What constitutes a fair and equitable property division?

If you and your spouse have started thinking about obtaining a South Carolina divorce, one of the main issues you will face is that of dividing up your marital assets and debts in a fair and equitable manner. Unlike a community property state in which divorcing spouses must divide their property 50/50, South Carolina requires only an “equitable division.”

However, what does equitable mean? Unfortunately, no one-size-fits-all definition exists. Consequently, what may represent a fair and equitable division for one couple may not be at all fair and equitable in your situation.

Questions to ask yourself

Before starting to divide up your marital property, ask yourself the following questions:

  • How old are you and your spouse?
  • How healthy are each of you?
  • How much does each of you currently earn?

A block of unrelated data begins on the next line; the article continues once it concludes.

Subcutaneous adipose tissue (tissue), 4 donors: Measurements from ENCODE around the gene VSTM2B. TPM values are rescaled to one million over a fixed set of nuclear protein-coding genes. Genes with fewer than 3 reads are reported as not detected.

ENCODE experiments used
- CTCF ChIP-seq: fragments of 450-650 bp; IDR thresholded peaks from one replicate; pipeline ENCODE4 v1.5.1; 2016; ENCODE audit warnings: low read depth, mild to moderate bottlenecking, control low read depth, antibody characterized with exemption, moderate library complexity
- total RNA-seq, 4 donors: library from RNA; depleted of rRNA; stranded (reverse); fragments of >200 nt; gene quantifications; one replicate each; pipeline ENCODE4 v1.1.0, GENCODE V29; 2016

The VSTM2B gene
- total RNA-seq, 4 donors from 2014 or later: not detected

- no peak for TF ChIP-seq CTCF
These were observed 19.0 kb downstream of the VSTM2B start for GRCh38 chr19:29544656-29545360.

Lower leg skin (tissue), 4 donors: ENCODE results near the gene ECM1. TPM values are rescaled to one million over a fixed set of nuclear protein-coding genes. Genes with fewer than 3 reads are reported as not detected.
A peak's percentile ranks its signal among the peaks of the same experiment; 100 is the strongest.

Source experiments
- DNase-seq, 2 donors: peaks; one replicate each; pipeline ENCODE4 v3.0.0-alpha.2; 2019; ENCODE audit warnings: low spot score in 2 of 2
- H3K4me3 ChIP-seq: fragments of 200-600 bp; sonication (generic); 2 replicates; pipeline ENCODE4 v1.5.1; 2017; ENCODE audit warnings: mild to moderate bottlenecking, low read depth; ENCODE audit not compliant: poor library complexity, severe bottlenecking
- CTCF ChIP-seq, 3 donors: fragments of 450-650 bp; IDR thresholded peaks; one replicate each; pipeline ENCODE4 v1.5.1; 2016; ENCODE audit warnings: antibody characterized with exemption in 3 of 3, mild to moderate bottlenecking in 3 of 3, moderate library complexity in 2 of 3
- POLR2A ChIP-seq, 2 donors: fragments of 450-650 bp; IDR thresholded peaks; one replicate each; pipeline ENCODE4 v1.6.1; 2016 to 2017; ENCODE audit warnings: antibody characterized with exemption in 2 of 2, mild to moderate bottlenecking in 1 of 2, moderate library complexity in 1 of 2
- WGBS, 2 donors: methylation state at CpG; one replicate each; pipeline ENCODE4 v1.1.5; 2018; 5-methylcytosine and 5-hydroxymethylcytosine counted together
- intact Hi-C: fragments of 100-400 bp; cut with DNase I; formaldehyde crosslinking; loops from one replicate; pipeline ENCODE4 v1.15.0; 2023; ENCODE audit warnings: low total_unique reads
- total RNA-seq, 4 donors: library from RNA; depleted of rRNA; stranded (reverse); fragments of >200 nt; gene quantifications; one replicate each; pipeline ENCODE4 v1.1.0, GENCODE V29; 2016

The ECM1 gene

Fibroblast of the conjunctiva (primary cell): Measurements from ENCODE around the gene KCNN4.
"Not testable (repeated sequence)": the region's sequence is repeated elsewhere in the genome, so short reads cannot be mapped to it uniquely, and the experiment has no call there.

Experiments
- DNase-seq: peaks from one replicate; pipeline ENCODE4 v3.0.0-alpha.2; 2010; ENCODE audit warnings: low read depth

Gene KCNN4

• How much will each of you earn in the foreseeable future?
  • What standard of living have the two of you achieved during your marriage?
  • How long has your marriage lasted?

All of these factors come into play in your property division negotiations.

Marital property

Remember, you need consider only your marital property when arriving at a fair and equitable division. The separate property each of you brought into your marriage, as well as the respective gifts or inheritances each of you received during it, remain the separate property of that spouse and form no part of your fair and equitable marital property division.

In other words, marital property includes such things as the following:

  • The amount of money in your checking, savings, brokerage and other cash accounts
  • Your home(s), furniture, vehicles, boats, RVs, antiques, etc.
  • Any rental or investment property you own
  • The money in your respective retirement accounts and/or pension plans
  • The amount of your current debts, including mortgages, credit card debt, car loans, etc.

Arriving at a fair and equitable property division can be a lengthy procedure. Just keep in mind that a judge will need to approve whatever agreement you arrive at.